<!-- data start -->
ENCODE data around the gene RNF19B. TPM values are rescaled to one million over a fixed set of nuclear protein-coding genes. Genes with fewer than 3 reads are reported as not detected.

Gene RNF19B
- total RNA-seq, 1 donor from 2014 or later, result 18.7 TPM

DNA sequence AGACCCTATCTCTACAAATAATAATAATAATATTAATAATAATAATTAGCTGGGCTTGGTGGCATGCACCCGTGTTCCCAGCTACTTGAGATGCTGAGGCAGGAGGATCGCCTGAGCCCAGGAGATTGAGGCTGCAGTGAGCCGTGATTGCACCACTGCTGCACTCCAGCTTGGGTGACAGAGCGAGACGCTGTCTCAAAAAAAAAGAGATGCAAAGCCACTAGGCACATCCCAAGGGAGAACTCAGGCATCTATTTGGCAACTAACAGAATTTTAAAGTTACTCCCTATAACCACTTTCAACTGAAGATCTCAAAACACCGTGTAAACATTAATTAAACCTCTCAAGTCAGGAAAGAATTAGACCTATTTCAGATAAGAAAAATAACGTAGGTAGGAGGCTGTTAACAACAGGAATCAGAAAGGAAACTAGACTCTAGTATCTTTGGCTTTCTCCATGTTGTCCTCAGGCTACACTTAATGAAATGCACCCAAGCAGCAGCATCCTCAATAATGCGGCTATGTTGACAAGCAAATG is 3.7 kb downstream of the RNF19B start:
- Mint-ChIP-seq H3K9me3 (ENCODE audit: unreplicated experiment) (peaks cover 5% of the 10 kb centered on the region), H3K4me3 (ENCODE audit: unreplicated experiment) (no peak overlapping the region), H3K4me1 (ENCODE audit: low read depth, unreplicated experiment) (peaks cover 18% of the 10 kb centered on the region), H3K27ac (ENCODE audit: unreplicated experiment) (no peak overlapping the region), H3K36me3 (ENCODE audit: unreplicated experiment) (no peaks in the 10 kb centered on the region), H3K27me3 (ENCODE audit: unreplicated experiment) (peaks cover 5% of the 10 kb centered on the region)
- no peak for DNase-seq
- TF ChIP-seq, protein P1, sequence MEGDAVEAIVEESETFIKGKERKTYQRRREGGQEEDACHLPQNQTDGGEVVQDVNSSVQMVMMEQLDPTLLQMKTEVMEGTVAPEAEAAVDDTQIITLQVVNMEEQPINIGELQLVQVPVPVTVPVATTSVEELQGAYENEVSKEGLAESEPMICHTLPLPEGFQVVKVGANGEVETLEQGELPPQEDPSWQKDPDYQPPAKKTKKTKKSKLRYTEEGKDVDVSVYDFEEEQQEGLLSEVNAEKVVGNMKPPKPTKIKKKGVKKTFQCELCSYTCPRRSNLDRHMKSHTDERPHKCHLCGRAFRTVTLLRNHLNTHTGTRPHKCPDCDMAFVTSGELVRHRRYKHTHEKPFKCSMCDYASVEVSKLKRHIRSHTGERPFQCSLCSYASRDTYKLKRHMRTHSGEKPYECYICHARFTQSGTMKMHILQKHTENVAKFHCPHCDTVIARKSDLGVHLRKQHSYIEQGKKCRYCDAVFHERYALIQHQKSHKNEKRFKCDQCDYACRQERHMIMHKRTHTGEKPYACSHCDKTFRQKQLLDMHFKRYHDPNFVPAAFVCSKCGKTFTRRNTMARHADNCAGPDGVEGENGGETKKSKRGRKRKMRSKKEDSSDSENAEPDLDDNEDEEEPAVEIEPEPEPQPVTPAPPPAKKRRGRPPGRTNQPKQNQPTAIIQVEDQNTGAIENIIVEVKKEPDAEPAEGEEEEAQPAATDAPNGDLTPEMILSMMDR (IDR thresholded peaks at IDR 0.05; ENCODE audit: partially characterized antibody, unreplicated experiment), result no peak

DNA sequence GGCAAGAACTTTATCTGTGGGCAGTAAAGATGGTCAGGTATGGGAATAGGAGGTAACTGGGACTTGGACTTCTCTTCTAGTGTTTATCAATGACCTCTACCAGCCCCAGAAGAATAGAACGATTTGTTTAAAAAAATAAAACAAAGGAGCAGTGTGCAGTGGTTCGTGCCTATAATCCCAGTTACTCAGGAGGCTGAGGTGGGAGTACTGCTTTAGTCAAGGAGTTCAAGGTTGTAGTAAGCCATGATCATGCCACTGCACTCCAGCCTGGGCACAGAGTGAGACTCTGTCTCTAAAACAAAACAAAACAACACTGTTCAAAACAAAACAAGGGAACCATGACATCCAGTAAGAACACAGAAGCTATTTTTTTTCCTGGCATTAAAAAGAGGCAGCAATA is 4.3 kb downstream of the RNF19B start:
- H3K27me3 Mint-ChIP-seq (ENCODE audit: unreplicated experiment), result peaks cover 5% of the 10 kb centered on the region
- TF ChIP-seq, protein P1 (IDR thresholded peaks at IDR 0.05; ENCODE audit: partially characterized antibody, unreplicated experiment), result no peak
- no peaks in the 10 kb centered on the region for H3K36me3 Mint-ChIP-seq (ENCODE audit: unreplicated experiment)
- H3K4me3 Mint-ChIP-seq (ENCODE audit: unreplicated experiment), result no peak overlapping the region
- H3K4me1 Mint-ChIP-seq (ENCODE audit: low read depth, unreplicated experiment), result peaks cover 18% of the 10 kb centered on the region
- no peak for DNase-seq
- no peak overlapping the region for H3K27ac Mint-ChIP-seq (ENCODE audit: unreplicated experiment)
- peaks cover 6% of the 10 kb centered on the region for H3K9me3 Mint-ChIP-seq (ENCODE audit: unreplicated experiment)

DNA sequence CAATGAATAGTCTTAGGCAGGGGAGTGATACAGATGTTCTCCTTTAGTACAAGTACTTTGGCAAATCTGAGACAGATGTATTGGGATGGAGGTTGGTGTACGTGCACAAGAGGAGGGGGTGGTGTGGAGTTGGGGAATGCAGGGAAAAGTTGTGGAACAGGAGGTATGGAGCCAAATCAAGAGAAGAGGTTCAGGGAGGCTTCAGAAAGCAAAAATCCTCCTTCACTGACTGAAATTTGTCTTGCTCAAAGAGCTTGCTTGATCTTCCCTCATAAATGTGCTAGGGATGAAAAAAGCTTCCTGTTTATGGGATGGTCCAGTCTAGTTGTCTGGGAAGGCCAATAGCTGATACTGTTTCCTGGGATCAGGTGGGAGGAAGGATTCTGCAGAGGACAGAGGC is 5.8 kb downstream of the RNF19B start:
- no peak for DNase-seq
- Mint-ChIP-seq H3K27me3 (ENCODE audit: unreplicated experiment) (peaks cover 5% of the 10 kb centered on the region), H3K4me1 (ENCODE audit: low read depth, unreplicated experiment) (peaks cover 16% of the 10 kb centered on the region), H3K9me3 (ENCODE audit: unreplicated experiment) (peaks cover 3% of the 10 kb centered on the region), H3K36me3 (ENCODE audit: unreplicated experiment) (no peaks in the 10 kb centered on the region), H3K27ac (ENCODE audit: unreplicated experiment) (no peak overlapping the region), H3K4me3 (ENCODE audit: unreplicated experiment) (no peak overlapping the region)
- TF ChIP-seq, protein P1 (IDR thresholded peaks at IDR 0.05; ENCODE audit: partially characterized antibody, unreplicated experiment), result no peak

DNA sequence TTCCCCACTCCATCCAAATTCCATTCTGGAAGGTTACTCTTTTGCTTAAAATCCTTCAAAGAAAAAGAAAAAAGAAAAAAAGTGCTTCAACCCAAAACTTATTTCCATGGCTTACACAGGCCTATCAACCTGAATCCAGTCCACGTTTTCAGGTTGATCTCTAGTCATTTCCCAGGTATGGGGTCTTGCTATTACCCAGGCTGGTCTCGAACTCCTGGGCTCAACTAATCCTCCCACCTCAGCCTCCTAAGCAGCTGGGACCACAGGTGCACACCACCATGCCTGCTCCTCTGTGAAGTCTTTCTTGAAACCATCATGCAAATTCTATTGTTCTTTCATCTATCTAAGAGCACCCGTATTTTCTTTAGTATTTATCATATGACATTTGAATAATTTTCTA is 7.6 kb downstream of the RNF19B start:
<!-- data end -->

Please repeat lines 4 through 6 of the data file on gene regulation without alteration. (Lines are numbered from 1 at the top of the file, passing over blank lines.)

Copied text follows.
DNA sequence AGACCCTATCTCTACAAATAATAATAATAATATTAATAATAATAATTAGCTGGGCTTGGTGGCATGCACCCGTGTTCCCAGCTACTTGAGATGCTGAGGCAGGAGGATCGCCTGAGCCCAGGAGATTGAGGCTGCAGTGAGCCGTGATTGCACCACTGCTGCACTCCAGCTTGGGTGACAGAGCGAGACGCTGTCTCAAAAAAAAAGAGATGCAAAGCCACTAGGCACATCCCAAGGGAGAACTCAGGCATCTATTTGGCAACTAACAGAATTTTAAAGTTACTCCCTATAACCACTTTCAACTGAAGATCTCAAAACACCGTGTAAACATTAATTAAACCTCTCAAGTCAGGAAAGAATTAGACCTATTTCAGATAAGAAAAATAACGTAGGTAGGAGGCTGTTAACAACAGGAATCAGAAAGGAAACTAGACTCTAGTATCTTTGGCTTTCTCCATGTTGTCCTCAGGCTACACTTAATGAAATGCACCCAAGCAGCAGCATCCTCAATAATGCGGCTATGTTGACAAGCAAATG is 3.7 kb downstream of the RNF19B start:
- Mint-ChIP-seq H3K9me3 (ENCODE audit: unreplicated experiment) (peaks cover 5% of the 10 kb centered on the region), H3K4me3 (ENCODE audit: unreplicated experiment) (no peak overlapping the region), H3K4me1 (ENCODE audit: low read depth, unreplicated experiment) (peaks cover 18% of the 10 kb centered on the region), H3K27ac (ENCODE audit: unreplicated experiment) (no peak overlapping the region), H3K36me3 (ENCODE audit: unreplicated experiment) (no peaks in the 10 kb centered on the region), H3K27me3 (ENCODE audit: unreplicated experiment) (peaks cover 5% of the 10 kb centered on the region)
- no peak for DNase-seq